It’s been yet another day of potential coalition deal and red line statements, which is a refereshing change from the restating of the same policies in several different ways. Now we just get the same information about coalition deals being expressed in many different ways, of which the most pertinent information is that Ed Miliband doesn’t want to work with the SNP, David Cameron still won’t rule out any deal with UKIP and Nick Clegg will be happy to work with either of them, but he’d prefer an exclusive relationship. All of this does make me wonder if there’s a huge tempting of fate going on, and what we’re going to get is the polling situation unravelling over the next week so someone gets the barest of majorities. At that point, we all get to spend a few years discovering just how much any large political party is a coalition. Just imagine the fun of watching David Cameron held to ransom by the Better Off Out wing, or any attempt at radicalism from Miliband being stymied by the Blairite rump.

Anyway, Alex Harrowell has a good post on why the number of undecided voters polling is finding in Scotland explains Miliband’s current antipathy to the SNP.

We’re seeing more and more newspaper and other endorsements as polling day gets closer, but I think we’re going to look in vain for anyone endorsing the Liberal Democrats. That hasn’t spotted some people squinting and claiming that a ‘if our preferred party can’t win, maybe consider backing them’ is a proper endorsement because slim pickings are better than nothing, right? Jennie Rigg explains here why those sort of endorsements really aren’t good news, and at the time of writing still hasn’t had one of the pod person disciples of bland centrism come along to tell her how wonderful life is in the middle.

Away from the middle, let’s go to the North East instead for today’s minor party looking to make a breakthrough, and it’s another one of England’s regional parties, the aptly named North East Party. They’re standing four candidates (all in the North East, obviously) on a programme of bringing in a proper North East Government on a par with the other devolved governments of the UK. They do appear to have a positive manifesto – talking up what they want for their own region, instead of complaining about what others have – and also proposing to fund the regeneration of the North East through introducing a land value tax, which automatically pricks up my old Liberal ears.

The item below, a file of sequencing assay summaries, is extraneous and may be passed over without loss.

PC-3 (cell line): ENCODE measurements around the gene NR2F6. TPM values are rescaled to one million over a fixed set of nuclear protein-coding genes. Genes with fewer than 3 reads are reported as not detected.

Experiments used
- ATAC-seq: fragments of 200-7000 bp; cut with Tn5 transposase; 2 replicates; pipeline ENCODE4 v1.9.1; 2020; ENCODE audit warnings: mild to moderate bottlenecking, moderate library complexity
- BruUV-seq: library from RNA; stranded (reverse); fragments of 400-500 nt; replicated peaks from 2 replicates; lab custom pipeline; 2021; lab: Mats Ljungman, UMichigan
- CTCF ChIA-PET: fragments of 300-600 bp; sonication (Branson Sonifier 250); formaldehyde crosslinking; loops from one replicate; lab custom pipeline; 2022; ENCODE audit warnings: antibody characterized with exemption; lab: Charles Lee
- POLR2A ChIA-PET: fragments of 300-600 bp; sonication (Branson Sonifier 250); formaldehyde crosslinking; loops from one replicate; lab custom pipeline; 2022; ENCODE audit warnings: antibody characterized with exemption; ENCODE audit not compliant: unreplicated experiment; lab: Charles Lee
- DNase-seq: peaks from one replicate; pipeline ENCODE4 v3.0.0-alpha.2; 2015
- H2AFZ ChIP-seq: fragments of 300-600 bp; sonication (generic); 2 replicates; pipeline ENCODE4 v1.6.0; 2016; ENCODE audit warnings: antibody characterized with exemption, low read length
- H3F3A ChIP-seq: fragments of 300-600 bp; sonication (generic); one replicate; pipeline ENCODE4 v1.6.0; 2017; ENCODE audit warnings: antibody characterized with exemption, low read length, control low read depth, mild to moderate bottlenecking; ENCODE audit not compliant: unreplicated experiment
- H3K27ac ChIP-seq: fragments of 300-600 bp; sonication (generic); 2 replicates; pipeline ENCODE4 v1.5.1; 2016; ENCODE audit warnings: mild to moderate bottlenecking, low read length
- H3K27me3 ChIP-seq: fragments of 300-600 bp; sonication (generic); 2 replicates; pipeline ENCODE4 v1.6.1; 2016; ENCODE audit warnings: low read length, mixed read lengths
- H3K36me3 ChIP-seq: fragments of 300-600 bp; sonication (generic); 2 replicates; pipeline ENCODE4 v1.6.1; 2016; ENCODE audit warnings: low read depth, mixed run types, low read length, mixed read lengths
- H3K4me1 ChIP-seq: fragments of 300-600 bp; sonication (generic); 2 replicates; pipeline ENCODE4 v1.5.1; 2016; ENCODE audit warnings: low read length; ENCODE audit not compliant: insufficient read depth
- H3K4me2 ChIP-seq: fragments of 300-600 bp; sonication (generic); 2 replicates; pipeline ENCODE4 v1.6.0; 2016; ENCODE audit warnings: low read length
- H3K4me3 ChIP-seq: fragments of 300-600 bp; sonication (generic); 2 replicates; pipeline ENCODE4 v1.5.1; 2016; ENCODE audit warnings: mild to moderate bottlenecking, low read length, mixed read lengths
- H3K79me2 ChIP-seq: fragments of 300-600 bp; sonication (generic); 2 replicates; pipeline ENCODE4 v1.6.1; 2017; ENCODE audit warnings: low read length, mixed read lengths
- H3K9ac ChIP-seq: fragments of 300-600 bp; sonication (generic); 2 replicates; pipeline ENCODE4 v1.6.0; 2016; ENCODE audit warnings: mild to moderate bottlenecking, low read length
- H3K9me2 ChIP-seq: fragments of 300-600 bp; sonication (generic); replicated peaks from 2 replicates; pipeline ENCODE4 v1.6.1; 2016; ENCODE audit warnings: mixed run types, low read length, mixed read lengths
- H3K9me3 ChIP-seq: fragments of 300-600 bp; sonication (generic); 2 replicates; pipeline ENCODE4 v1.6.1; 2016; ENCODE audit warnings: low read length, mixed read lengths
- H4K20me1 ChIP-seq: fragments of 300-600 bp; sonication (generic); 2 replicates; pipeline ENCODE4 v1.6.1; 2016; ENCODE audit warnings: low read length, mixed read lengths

Parties like the North East Party and Yorkshire First (who I looked at a couple of weeks ago) are an interesting development in the development of English politics after the Scottish referendum, and indicate the problems that could come in trying to find a one size fits all devolutionsolution that covers all of England without any regionalism. Of course, this could all falter at the ballot box, but their candidates are mostly in seats where people can cast a vote for them without too much worry as the results a foregone conclusion.

Finally, here’s a little bit of oddness found on Election Leaflets: a leaflet clearly targeted at Labour voters in Wallasey (Angela Eagle’s constituency) and seeming to encourage them to vote for UKIP, but actually from the Conservatives. It’s a deeply weird leaflet, criticising Labour from the traditional left – Danczuk’s ‘metropolitan elite’ claims and Ed Miliband is pro-auterity, for instance – and an odd comparison of the parties at the end of it. Apart from the imprint and a small ‘Conservatives’ on the front, you’d have no idea who it came from with the aim seeming to be pure negative campaign, suppressing the Labour vote in an effort to benefit from the wrecking tactic. It’s the sort of thing that would previously have been a local curio, but now we all get to see it – and point Tories to it when they complain about other people being negative.

145 hours and thirty minutes till the polls close and the real fun begins…